Is should be noted the that the subnanomolar binding Kis of CID5236771 (0.79 nM) and CID44601470 (0.23 nM) for the KOR receptor are the markedly more potent than those determined by either functional assay (see table on p. 1) for CID5236771 (120 nM DiscoveRx; <60 nM HCS) and CID44601470 (870 nM DiscoveRx; 350 nM HCS) and the rank order is inverted. Although corrrelation of the functional EC50 data to equilibrium ligand binding values (Ki) is not straightforward, these potencies and selectivites compare very favorably with even the most potent previously reported compounds in the literature and augue favorably for the utility of the presently reported probes or their analogs in the future. For example, the comparative Ki data for salvinorin A (also obtained in the PDSP under analogous conditions), a KOR agonist of extremely high contemporary interest, are 7.4 nM for KOR, 1370 nM for the MOR, and >10,000 for the DOR.
G protein coupling assays using the 35S-GTPγS binding assay were undertaken to demonstrate single point efficacy for the probes and select derivatives. Full concentration response curves were pursued to determine agonist potencies, which are shown in Figure 2. Interestingly, the efficacy and potency of the current compounds in the G protein coupling assay was highly correlative with the observations made in the beta-arrestin translocation assay further reinforcing this assay as a sensitive and selective means to identify novel agonists.
Since agonists can differentially activate GPCRs to engage diverse signaling cascades, a secondary, downstream Map kinase assay (Erk1/2 activation) was used to evaluate agonist activity in Figure 3. Single point efficacy curves reveal a tendency for CID44601470 to be more efficacious in this assay, which was confirmed by full concentration response curve analysis.
The probe appears to bind reversibly to the opiate agonist binding site of the receptor on the basis of the beta-arrestin primary and secondary assays. As described in the introduction to the report, the site specificity will be tested through competitive assays with known KOR ligands. It is clear from these report findings that the probes are able to activate beta-arrestin. It will be of interest in the follow up studies whether they will demonstrate a similar efficacy for G protein signaling, since it is possible that biased agonism towards one or the other pathway produces a distinctive physiological response profile.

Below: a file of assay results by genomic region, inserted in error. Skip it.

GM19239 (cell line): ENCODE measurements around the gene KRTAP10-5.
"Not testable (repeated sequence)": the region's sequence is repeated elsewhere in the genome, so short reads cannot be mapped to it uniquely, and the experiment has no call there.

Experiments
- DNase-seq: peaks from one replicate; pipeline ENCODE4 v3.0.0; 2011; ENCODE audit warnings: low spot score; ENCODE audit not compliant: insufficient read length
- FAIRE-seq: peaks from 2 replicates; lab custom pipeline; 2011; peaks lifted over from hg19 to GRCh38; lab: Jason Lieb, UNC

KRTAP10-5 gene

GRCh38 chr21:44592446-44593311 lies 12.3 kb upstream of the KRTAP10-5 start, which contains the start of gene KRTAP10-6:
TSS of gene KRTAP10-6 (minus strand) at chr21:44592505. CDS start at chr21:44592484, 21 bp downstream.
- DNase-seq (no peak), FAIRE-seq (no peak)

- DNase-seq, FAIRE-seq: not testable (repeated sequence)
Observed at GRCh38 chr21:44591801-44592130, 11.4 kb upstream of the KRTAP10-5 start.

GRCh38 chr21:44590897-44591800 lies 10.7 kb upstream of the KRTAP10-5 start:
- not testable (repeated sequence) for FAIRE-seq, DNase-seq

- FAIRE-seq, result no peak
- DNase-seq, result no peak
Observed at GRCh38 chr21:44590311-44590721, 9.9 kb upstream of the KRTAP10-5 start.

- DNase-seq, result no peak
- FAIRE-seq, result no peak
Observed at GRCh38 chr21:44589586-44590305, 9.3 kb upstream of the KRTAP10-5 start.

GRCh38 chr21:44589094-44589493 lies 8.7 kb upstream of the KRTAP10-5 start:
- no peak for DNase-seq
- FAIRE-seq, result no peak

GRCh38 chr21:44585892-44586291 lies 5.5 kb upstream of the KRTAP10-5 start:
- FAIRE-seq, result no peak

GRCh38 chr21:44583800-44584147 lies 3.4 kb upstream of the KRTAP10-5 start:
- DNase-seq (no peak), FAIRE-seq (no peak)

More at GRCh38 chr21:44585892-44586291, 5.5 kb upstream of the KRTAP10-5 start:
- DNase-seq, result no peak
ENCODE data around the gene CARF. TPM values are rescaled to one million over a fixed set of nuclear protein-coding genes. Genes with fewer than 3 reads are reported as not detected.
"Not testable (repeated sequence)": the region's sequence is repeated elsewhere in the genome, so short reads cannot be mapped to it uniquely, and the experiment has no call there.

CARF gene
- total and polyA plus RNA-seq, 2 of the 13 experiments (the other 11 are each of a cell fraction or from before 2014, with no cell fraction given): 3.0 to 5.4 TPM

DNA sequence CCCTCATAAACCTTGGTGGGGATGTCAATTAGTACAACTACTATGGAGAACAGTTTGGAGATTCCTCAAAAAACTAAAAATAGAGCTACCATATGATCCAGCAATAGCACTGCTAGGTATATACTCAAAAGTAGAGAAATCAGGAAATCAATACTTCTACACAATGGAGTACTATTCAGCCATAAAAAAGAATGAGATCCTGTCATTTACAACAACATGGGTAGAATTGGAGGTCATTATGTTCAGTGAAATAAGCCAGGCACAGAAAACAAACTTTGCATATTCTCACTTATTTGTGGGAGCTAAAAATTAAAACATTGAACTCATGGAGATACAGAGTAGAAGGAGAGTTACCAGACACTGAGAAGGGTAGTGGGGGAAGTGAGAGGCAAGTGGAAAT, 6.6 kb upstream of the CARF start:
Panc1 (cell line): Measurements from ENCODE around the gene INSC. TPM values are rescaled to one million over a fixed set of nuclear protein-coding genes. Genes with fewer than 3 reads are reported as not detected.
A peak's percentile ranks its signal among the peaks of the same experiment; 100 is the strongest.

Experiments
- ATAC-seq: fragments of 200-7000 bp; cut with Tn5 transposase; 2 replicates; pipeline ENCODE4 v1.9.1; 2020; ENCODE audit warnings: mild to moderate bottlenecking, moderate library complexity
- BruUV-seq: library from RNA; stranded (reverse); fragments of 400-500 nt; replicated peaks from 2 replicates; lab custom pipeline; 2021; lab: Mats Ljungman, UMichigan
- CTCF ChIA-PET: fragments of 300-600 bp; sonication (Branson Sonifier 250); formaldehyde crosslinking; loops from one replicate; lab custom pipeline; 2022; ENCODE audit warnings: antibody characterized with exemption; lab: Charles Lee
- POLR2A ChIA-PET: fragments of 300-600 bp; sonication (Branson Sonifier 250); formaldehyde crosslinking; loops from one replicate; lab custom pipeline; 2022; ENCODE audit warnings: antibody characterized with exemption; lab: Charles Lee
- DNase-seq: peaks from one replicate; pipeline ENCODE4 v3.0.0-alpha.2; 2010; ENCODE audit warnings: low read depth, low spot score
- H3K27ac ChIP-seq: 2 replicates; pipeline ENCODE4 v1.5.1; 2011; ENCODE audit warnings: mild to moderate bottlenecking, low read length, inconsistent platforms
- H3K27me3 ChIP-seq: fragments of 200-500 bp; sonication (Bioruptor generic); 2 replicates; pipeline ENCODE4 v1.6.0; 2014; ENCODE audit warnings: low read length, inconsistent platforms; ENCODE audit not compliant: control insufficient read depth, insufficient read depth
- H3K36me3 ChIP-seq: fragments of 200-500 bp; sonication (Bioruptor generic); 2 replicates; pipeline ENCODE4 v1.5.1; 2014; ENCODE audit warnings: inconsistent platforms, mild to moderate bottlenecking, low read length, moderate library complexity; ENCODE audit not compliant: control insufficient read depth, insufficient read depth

h. Detailed synthetic pathway for making probe
Bisamide Probe 1
N-(1-(cyclohexylcarbamoyl)cyclohexyl)-N-(thiophen-2-ylmethyl) picolinamide (SID-87218782). The carboxylici acid precursor [1-(N-(thiophen-2-ylmethyl) picolinamido)cyclohexanecarboxylic acid] (64 mg, 0.186 mmol) was combined in a Biotage microwave process vial (2–5 mL size) with HOBt (30 mg, 0.223 mmol), DCC (46 mg, 0.223 mmol) and cyclohexylamine (55 mg, 0.558 mmol) in MeCN (2 mL). The reaction was heat at 100 °C for 6 min using microwave irradiation. After cooling, the reaction mixture was adsorbed on Celite and chromatographed on silica to afford the bisamide product SID-87218782 (27 mg, 0.063 mmol, 34% yield).
Triazole Probe 2
2-(5-(3,4-dichlorobenzylthio)-4-(furan-2-ylmethyl)-4H-1,2,4-triazol-3-yl)pyridine (SID-87334039). Following the general procedure listed below and silica gel chromatography, furan thione (93 mg, 0.36 mmol) and 3,4-dichlorobenzyl chloride (0.66 mL, 0.43 mmol) afforded the product as an off-white solid (116 mg, 0.278 mmol, 77% yield). Rf = 0.24 (1:1 Hexanes: EtOAc); mp = 99.0–99.5 °C; 1H NMR (acetone-d6) δ 4.54 (s, 2 H), 5.91 (s, 2 H), 6.24 (d, J = 2.8 Hz, 1 H), 6.29 (dd, J = 2.0, 3.2 Hz, 1 H), 7.40–7.51 (complex, 4 H), 7.70 (d, J = 2.0 Hz, 1 H), 7.96 (dt, J = 1.6, 7.6 Hz, 1 H), 8.24 (d, J = 8.0 Hz, 1 H), 8.72 (d, J = 4.4 Hz, 1 H); 13C NMR (acetone-d6) δ d 109.7, 111.3, 123.7, 125.2, 130.1, 131.4, 132.0, 138.2, 143.8, 149.7; u 36.7, 42.7, 131.7, 132.5, 139.7, 148.8, 150.3, 152.8, 153.4; (neat) 1701, 1589, 1463, 1446 cm−1; HRMS (ESI) m/z calcd for C19H15Cl2N4OS ([M+H]+), 417.0344., found 417.0353.
2-Picolynyl hydrazide (410 mg, 2.99 mmol) and furfuryl isothiocyanate (416 mg, 2.99 mmol) in MeCN (15 mL) were stirred for 16 h at rt. The reaction mixture was filtered, the precipitate washed with additional MeCN (3 × 10 mL) and dried under vacuum to afford the thioamide as an off-white solid (610 mg, 2.21 mmol, 74% yield), which was used without further purification. IR (neat) 3135, 1673, 1533, 1500, 1465 cm−1; HRMS (ESI) m/z calcd for C12H13N4O2S ([M+H]+), 277.0759, found 277.0761.
To a slurry of the above thioamide (530 mg, 1.92 mmol) in water (25 mL) was added NaOH (4.00 g, 100 mmol). The reaction was heated at reflux for 2 h, the starting thioamide dissolved promptly upon warming. The reaction was cooled to rt, diluted with aqueous HCl (1 N, 20 mL) and acidified to pH = 6 with concentrated HCl. The solid precipitate was filtered, washed with water (2 × 15 mL) and dried under vacuum to afford the thione as a white solid (478 mg, 1.85 mmol, 96% yield), which was used without further purification. IR (neat) 3021, 2894, 2766, 1585, 1550, 1502, 1463 cm−1; HRMS (ESI) m/z calcd for C12H11N4OS ([M+H]+), 259.0654, found 259.0642.